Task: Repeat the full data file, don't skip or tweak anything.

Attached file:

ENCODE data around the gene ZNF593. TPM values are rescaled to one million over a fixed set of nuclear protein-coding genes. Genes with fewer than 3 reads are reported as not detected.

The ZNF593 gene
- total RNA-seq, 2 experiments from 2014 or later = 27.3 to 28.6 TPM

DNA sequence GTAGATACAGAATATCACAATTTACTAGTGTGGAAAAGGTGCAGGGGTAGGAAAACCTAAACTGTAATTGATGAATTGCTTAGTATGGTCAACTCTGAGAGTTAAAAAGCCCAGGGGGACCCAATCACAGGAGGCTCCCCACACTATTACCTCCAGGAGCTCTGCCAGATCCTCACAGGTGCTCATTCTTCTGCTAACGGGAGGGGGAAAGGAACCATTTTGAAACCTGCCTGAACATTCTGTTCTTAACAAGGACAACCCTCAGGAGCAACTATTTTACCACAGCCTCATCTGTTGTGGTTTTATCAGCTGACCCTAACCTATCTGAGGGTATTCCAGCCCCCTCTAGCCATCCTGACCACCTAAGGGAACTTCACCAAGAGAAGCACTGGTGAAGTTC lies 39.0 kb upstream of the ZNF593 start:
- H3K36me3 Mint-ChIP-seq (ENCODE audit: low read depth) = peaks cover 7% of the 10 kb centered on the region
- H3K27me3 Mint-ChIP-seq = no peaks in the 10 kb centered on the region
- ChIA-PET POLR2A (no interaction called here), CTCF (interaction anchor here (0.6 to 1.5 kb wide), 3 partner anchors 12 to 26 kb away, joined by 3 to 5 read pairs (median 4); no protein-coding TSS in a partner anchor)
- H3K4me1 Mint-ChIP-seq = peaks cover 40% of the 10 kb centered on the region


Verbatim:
ENCODE data around the gene ZNF593. TPM values are rescaled to one million over a fixed set of nuclear protein-coding genes. Genes with fewer than 3 reads are reported as not detected.

The ZNF593 gene
- total RNA-seq, 2 experiments from 2014 or later = 27.3 to 28.6 TPM

DNA sequence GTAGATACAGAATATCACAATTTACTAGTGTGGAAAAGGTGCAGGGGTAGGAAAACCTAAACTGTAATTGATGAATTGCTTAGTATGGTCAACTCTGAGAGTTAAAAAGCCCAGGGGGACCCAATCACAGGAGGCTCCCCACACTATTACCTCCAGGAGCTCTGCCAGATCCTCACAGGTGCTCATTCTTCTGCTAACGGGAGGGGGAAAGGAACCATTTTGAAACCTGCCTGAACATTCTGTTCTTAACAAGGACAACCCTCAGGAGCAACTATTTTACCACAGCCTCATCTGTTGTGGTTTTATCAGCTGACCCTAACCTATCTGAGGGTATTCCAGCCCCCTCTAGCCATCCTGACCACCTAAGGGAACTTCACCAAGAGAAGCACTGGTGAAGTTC lies 39.0 kb upstream of the ZNF593 start:
- H3K36me3 Mint-ChIP-seq (ENCODE audit: low read depth) = peaks cover 7% of the 10 kb centered on the region
- H3K27me3 Mint-ChIP-seq = no peaks in the 10 kb centered on the region
- ChIA-PET POLR2A (no interaction called here), CTCF (interaction anchor here (0.6 to 1.5 kb wide), 3 partner anchors 12 to 26 kb away, joined by 3 to 5 read pairs (median 4); no protein-coding TSS in a partner anchor)
- H3K4me1 Mint-ChIP-seq = peaks cover 40% of the 10 kb centered on the region